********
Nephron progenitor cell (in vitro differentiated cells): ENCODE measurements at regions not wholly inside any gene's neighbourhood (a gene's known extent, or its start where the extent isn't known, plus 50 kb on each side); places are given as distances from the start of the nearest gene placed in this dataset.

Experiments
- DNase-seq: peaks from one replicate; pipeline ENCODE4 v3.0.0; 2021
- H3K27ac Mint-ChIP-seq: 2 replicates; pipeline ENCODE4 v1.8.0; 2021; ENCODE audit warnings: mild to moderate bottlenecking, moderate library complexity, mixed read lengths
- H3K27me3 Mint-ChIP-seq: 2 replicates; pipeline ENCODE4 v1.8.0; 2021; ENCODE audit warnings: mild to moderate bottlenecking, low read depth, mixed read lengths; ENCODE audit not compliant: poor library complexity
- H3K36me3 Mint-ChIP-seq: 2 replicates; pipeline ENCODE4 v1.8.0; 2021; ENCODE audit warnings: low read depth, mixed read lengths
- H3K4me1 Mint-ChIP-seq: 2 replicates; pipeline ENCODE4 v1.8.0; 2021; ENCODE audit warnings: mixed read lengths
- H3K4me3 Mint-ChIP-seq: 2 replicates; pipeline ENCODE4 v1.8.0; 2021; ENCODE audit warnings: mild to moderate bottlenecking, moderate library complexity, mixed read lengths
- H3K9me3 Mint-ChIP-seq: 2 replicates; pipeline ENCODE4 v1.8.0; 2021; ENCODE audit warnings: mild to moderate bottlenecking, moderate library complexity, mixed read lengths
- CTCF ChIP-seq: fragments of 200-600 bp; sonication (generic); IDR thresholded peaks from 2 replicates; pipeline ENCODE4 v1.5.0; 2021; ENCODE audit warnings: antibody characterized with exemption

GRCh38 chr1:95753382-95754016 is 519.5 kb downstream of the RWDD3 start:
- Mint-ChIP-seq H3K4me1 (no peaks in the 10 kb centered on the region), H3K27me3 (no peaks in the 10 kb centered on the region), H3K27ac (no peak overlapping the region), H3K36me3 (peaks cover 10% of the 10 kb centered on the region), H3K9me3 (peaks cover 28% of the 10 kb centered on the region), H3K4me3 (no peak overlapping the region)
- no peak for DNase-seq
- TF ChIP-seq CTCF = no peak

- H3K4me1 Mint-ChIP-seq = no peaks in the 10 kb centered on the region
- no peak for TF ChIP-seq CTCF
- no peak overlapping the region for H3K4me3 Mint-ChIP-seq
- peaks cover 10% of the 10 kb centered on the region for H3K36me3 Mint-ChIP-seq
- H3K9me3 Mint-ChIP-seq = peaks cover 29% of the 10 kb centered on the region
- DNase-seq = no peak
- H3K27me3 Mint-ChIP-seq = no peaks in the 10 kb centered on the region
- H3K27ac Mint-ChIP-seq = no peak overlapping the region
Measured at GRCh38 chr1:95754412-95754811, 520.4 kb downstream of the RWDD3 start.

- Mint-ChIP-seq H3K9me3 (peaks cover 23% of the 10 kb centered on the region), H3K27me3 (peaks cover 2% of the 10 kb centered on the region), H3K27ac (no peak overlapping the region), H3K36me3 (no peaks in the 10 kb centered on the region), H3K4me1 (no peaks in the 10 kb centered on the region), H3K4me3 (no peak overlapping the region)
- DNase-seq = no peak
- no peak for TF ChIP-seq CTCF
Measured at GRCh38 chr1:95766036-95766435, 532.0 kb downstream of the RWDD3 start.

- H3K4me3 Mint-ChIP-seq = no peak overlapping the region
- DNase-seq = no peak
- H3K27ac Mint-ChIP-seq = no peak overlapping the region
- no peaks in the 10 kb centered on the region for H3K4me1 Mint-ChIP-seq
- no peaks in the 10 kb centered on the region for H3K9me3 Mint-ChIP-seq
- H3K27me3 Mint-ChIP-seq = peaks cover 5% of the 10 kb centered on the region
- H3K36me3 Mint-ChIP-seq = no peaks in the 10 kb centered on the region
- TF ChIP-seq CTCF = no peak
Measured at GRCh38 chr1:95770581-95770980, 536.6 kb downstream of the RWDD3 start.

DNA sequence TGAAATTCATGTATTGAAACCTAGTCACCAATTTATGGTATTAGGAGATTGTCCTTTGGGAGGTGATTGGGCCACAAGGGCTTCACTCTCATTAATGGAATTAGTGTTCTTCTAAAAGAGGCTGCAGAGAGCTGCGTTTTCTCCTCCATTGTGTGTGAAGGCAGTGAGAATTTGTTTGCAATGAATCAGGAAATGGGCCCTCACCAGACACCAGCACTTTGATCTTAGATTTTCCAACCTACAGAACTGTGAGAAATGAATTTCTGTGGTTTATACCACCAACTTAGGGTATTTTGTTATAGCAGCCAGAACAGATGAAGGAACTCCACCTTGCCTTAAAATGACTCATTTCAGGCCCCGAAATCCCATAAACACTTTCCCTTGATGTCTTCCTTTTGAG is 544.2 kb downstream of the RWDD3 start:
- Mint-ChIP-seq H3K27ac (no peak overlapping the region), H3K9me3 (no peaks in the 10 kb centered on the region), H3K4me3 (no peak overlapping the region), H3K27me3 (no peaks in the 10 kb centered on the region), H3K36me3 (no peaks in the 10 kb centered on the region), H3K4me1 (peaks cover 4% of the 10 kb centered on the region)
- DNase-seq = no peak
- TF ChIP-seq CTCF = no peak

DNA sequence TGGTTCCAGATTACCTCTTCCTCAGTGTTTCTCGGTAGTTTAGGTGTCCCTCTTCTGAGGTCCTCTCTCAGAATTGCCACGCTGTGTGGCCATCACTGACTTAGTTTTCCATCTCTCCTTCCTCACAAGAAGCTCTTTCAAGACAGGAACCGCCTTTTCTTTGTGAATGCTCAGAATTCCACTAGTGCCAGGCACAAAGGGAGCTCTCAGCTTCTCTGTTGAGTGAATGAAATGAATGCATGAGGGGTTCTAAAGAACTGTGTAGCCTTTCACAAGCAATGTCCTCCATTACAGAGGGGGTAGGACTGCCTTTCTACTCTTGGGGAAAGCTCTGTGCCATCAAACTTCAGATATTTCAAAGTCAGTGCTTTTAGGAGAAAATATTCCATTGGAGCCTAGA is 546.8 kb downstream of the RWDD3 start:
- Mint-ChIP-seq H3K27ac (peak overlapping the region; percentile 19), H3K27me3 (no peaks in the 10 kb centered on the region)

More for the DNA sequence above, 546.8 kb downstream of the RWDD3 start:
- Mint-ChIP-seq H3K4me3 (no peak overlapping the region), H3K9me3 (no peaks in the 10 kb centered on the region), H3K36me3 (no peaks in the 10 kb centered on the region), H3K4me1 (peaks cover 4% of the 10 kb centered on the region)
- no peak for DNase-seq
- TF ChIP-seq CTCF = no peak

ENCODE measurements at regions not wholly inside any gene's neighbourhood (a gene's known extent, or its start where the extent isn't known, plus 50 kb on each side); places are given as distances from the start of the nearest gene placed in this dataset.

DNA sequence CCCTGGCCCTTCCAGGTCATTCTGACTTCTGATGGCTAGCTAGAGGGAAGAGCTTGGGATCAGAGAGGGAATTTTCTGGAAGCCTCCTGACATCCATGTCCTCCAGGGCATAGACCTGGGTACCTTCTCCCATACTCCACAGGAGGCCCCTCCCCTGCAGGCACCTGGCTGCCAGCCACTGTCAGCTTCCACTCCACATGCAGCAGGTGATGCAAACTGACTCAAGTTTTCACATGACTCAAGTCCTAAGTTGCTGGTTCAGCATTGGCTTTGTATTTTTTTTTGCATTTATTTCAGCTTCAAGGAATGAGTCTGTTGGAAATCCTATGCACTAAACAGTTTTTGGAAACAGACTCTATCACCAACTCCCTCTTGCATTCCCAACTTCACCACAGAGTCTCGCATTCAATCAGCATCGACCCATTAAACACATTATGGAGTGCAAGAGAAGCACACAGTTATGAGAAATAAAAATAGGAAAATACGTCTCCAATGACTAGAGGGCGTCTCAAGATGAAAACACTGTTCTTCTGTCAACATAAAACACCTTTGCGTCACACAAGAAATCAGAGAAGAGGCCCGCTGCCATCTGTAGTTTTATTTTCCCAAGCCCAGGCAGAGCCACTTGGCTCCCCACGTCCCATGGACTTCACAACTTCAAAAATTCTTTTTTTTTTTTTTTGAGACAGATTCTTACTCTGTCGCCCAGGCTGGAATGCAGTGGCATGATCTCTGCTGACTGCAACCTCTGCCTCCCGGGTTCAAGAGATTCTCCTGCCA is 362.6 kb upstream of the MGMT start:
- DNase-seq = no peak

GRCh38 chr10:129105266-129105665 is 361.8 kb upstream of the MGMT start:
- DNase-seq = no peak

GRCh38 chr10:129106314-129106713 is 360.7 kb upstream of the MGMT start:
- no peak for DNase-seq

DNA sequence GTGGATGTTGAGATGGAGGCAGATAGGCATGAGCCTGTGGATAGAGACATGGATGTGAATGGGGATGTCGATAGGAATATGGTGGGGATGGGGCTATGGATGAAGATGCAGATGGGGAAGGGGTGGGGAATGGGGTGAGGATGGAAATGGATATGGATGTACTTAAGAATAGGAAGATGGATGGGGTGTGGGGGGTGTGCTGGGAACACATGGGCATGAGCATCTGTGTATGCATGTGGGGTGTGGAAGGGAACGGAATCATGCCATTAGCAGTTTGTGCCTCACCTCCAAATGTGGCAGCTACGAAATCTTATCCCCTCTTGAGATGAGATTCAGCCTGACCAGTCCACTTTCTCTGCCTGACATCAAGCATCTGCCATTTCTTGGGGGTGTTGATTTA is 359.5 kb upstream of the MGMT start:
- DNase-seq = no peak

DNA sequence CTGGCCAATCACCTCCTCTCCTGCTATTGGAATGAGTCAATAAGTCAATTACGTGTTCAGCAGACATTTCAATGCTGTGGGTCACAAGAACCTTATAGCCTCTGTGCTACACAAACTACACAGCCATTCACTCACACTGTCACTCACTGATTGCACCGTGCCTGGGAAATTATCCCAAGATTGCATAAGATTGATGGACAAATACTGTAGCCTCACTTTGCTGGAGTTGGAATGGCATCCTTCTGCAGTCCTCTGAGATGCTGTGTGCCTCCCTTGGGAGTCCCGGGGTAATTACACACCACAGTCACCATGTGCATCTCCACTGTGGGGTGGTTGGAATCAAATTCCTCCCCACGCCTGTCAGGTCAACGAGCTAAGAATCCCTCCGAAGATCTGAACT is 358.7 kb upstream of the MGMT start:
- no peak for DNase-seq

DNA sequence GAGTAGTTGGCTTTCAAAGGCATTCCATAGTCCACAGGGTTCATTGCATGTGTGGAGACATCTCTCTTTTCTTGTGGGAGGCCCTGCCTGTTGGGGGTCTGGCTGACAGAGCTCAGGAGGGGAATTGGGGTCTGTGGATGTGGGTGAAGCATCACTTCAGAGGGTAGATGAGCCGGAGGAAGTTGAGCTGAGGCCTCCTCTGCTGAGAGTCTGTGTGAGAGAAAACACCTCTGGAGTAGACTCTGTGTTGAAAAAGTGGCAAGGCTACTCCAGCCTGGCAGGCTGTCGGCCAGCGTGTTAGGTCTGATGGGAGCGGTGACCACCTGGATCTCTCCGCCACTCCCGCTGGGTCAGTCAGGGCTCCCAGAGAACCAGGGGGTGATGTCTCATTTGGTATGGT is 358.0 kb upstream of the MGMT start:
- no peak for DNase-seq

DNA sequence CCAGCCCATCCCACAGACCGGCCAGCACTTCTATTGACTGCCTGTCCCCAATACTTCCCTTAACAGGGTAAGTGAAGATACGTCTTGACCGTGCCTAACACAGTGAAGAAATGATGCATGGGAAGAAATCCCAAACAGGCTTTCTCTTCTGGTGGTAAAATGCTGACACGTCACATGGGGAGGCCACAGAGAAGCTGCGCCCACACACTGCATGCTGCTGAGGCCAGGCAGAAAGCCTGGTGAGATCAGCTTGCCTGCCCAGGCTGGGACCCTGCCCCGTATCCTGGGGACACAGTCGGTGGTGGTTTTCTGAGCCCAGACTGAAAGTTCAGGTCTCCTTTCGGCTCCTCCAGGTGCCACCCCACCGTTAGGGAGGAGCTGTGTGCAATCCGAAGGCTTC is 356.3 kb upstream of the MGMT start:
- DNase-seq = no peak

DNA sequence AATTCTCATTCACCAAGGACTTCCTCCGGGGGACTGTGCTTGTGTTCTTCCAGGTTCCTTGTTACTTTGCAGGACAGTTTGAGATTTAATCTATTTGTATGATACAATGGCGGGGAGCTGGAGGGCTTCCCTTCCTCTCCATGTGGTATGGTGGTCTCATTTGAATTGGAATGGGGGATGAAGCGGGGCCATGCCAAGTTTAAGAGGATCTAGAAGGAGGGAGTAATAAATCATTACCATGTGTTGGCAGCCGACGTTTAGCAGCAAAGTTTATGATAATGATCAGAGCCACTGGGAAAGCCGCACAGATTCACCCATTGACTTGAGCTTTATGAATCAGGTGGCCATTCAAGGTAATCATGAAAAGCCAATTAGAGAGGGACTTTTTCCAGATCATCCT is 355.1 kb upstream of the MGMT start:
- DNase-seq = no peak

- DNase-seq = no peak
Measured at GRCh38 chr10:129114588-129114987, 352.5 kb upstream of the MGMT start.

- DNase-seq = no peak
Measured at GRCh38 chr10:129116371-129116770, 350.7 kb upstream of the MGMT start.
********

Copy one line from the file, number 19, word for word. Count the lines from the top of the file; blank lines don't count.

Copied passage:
- H3K9me3 Mint-ChIP-seq = peaks cover 29% of the 10 kb centered on the region